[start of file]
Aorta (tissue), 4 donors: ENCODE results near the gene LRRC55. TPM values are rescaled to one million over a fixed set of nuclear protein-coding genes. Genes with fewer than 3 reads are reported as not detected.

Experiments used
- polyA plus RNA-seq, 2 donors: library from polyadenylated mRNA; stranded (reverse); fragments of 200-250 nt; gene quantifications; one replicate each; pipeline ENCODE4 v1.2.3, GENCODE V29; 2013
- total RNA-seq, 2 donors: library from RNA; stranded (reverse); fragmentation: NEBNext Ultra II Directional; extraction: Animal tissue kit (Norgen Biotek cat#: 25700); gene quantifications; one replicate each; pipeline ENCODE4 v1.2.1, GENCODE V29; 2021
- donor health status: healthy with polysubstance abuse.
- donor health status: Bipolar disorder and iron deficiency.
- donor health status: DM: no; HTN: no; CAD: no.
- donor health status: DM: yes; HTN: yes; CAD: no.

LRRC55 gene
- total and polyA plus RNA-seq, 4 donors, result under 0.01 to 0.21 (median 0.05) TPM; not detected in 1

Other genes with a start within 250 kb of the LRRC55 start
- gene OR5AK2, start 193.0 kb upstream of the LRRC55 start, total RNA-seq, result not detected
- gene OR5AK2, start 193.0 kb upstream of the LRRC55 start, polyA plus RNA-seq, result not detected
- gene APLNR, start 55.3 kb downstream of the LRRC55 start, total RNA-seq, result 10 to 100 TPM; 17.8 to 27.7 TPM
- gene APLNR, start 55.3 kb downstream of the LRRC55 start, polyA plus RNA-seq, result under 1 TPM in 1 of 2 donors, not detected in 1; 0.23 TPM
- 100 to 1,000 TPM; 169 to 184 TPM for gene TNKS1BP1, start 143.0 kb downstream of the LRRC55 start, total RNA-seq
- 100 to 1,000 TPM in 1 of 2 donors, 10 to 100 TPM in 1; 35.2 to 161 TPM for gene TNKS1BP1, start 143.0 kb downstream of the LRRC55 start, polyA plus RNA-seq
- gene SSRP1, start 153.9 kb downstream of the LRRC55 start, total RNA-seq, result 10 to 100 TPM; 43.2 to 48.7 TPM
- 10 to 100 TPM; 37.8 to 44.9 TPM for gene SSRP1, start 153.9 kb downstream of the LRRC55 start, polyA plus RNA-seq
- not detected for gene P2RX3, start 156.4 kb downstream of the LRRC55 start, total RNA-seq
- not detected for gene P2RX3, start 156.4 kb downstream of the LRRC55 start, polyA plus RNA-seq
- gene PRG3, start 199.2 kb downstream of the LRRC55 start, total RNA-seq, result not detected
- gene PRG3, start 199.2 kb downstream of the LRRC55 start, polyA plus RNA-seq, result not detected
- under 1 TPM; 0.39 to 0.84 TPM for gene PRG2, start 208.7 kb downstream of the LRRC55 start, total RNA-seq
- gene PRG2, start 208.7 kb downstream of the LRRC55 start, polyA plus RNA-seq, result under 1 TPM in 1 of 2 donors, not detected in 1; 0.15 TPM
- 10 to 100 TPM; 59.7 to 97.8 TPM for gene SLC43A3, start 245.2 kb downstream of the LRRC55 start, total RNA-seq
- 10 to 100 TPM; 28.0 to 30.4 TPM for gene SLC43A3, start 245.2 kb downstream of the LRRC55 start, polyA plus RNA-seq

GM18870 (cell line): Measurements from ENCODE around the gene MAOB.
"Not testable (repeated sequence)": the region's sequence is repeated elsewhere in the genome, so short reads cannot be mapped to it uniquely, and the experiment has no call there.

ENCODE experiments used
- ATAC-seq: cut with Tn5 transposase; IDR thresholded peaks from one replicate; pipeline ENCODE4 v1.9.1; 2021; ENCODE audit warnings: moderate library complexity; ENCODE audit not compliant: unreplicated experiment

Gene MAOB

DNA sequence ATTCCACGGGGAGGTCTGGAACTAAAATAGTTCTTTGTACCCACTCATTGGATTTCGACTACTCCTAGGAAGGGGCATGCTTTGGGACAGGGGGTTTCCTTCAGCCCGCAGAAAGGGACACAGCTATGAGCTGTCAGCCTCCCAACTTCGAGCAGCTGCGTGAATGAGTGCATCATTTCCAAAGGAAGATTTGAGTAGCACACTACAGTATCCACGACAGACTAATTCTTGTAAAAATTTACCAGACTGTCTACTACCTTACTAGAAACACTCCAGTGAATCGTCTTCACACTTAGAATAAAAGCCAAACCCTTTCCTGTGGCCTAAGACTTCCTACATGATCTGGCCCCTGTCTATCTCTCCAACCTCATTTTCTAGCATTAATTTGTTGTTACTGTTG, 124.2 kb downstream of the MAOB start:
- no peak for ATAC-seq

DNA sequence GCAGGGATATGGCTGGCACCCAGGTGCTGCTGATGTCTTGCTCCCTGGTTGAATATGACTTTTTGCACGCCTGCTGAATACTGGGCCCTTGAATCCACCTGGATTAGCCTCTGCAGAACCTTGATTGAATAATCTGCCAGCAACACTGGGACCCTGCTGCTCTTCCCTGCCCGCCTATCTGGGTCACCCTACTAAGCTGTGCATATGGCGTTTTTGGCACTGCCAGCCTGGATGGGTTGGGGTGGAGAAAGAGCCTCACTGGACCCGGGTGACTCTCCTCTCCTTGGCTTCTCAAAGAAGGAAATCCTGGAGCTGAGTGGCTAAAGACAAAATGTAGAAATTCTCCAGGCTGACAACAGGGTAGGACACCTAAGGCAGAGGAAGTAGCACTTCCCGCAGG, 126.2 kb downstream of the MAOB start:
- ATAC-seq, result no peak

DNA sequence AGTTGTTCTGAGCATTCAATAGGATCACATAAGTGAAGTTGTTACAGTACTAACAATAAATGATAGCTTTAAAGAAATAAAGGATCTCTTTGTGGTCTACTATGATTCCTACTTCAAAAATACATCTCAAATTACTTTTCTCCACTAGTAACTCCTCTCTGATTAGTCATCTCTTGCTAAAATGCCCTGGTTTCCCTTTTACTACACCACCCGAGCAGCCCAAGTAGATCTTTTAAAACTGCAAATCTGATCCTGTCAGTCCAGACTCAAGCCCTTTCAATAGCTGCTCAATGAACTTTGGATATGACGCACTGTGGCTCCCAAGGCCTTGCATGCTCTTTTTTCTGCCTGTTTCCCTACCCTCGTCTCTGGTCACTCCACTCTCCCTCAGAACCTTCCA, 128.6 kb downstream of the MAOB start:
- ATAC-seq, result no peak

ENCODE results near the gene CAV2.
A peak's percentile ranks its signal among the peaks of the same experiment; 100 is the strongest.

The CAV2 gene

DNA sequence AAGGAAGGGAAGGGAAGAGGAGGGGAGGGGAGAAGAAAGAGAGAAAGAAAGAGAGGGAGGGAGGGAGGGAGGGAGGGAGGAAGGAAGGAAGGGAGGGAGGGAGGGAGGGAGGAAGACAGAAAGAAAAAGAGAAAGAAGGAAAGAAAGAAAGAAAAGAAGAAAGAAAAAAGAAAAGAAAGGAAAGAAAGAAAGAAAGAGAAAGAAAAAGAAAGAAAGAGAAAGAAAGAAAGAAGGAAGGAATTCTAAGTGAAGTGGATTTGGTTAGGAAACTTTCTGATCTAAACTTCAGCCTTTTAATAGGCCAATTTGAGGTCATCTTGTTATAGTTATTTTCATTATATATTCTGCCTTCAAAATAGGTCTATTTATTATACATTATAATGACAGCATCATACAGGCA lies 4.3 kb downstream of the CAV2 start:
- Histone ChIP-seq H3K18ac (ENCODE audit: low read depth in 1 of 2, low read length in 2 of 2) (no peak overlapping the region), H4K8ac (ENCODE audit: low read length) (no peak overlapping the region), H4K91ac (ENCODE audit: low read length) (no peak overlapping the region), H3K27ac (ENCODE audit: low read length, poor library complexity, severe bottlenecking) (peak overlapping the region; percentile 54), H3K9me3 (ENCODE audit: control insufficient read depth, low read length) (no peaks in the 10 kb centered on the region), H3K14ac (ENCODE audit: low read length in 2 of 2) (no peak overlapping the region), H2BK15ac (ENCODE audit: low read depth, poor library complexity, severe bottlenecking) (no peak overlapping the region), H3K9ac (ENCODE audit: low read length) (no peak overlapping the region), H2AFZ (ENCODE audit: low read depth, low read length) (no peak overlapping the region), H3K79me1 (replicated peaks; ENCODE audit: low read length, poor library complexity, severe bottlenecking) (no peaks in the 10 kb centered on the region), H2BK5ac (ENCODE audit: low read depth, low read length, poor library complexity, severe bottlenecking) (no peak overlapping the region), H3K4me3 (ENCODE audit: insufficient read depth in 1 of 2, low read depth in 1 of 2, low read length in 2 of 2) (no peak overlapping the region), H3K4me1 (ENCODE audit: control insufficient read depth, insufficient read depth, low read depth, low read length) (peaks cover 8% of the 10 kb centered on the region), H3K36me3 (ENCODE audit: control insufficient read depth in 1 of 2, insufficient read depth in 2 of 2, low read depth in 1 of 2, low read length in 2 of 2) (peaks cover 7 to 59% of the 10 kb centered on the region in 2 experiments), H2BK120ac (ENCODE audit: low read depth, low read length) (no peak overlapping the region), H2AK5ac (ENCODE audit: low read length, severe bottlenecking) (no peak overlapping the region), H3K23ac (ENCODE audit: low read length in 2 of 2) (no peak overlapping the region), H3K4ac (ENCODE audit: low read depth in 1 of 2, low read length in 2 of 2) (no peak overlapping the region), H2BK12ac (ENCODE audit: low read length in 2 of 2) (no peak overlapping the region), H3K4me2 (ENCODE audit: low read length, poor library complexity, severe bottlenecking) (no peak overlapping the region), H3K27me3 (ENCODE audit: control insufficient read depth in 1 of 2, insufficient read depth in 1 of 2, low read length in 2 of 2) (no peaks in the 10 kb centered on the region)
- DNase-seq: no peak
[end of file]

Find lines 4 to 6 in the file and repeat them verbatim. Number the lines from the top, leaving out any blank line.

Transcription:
- total RNA-seq, 2 donors: library from RNA; stranded (reverse); fragmentation: NEBNext Ultra II Directional; extraction: Animal tissue kit (Norgen Biotek cat#: 25700); gene quantifications; one replicate each; pipeline ENCODE4 v1.2.1, GENCODE V29; 2021
- donor health status: healthy with polysubstance abuse.
- donor health status: Bipolar disorder and iron deficiency.